Wet day in the countryside
So wonderful to be away from the city.
The Chinese love to eat sunflower seeds but I can't get the hang of opening them up, the seeds that is. I usually end up eating part of the husk and none of the seed within, so Crystal always feeds me with them. I always joke with her about them being bird food and that are far too much effort for so little reward. Some people are gathered around small tables playing cards and in the other rooms where bodies are laid out the relatives are playing mahjong. It seems quite bizaare.
Around 9 p.m. I am ready to go and ask Crystal if her brother-in-law and sister will be going soon. We are both in for quite a surprise - they are not going, they are staying the night, along with many of the relatives. What's worse, they will stay all the following day and next night until the cremation at 6 a.m.!!!! There is no place for anyone to sleep apart from the wooden benches, otherwise they will sit up all night playing cards or mahjong. Crystal and I have no intentions staying and fortunately there is a bus we can get from outside.
Enjoying our meal in the countryside
The old guy on the right is the owner of the family home.
an old bus outside the but there is no straightforward trip to the city. The coach has to stop at a place to take on some oil. We have to get off and wait while it goes off to top up with oil.
6th June 09
The cremation is put back until 9a.m. and Crystal asks me if I will go. It is her 40th birthday this day. What a way to start your birthday!! She says we will celebrate her birthday next month instead.
We have an early start to meet with some other relatives who had flown in from Shanghai, have breakfast with them and be collected at 8 outside Walmart. When we arrive at the crematorium, relatives are milling around having been there all night, infact having been there over thirty-six hours! The floor of the room containing Crystal's grandfather is thick with the debris of a heavy night's smoking and sunflower seed eating. The mahjong tables are diserted now. Upstairs are two other rooms where family members pass the night(s) away playing mahjong. The rooms are bare, without comfort and dirty - always dirty. Crystal tells me that it is usual to gamble
Old guy outside his home
He lived in a traditional house next to the family home.
during these sessions playing and a lot of money can be won and lost. What a way to go on! Around outside is an other funeral are taking place with music being playing by a very small military band. We wait until 9 when everyone gathers in the room to here some words spoken about the man and listen to some pretty awful music through a loudspeaker. It is very short.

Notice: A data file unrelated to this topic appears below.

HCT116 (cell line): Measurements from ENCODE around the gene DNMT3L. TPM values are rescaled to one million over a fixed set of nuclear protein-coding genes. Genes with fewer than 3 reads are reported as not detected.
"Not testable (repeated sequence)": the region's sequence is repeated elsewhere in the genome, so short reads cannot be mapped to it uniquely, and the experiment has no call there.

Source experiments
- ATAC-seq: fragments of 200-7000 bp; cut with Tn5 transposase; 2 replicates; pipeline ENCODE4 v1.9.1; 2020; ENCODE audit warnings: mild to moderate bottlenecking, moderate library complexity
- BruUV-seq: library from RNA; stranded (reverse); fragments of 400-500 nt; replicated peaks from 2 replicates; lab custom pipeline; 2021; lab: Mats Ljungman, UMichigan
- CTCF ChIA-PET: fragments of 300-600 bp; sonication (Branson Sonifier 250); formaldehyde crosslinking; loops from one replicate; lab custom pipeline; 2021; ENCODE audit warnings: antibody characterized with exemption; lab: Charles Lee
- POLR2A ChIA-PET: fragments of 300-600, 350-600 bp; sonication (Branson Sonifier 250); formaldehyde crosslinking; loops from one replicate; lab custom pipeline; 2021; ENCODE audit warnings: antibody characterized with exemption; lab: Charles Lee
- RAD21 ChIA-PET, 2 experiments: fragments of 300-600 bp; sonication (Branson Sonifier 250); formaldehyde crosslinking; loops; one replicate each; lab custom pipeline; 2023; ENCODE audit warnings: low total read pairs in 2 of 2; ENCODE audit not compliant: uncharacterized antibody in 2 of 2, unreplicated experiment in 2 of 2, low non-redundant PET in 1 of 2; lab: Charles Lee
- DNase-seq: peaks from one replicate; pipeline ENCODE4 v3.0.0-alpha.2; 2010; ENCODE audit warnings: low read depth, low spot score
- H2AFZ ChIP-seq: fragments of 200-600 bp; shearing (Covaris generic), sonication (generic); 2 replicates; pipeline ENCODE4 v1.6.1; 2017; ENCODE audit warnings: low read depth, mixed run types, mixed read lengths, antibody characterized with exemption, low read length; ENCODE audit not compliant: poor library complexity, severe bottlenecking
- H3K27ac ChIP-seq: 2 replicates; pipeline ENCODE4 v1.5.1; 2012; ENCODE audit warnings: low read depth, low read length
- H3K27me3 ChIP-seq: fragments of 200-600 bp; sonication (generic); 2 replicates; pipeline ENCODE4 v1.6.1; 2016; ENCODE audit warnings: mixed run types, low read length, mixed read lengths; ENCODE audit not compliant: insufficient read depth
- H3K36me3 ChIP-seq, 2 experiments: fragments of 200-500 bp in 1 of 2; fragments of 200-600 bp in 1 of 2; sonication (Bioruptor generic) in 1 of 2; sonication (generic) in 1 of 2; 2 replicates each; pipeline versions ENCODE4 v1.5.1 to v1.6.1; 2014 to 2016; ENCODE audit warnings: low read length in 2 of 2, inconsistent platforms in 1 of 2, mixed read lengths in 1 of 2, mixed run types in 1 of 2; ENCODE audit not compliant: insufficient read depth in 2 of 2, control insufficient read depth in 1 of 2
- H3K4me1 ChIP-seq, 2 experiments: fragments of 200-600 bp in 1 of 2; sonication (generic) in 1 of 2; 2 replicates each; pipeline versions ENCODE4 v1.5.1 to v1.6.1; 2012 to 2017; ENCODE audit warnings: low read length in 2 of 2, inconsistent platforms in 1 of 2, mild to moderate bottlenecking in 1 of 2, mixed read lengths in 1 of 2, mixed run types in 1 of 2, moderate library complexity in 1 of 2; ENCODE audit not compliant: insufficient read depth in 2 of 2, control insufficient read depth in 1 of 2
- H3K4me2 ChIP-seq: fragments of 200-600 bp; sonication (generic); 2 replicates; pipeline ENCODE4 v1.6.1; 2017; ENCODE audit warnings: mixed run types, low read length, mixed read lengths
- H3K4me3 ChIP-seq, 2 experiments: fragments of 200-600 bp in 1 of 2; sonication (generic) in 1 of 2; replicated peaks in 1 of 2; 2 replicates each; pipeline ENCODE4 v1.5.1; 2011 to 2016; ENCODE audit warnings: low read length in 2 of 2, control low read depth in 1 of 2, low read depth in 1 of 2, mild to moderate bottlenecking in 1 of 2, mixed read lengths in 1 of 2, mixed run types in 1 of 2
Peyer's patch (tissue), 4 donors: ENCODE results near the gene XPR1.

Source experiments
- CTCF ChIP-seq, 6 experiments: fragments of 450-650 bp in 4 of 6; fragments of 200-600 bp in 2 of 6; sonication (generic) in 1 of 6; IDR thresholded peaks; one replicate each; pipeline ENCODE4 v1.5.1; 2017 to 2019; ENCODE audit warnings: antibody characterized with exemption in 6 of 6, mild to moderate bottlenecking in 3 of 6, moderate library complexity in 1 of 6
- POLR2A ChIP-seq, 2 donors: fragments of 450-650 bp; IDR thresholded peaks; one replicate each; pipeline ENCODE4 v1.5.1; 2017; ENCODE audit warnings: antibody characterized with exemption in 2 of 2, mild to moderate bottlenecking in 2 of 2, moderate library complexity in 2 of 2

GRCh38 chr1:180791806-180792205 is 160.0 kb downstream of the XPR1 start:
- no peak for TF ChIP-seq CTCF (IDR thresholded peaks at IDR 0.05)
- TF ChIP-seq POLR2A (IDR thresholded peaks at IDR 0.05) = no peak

We then wait outside. A man with a battered stainless steel trolley arrives to collect grandfather. He is soon wheeled out on the trolley in a body bag. We follow with the family carrying the large paper wreaths. We walk up the crescent to the imposing building at the far end of the complex which although quite new, is built in the style of something from China's past. We enter at the side into something which is totally at odds from the outside view. We procede down a large and high corridor, the walls of which are white but very dirty. The sounds of large machines like big fans meet our ears. The trolley is wheeled into a filthy side room and grandfather's photo is temporarily laid on
a shelf on the wall. In the large corridor groups of mourners are hanging around, many wearing the traditional cream coloured cloth of mourning, wrapped around their head. The sound of the machines fill the air and occassionally outside their are repeated loud bangs which frighten Crystal. These are mini canons being fired to mark the departure of the deceased. The whole experience seems totally surreal.
Soon it is time for grandfather to be wheeled out and into a larger room opposite. Some of the family members gather round to attend to the body. In this room there are a number of doors which look like narrow elevator doors. Then with no more ceremony the family are ushered away, a door opens and a set of rollers are pulled out, the bodybag containing corpse is placed on the rollers and then in a moment is gone from view. At the this, many of the family members break down into crying and sobbing. It is a terrible sound. I feel emotions rising in me and fight back tears. I never really knew the man, certainly not in the days when he had his health but to see so many people
Crystal next to a tree 2400 years old
It's hard to believe a tree can be so old
in tears was difficult to take. Crystal too is fighting back tears having no wish to cry at this time.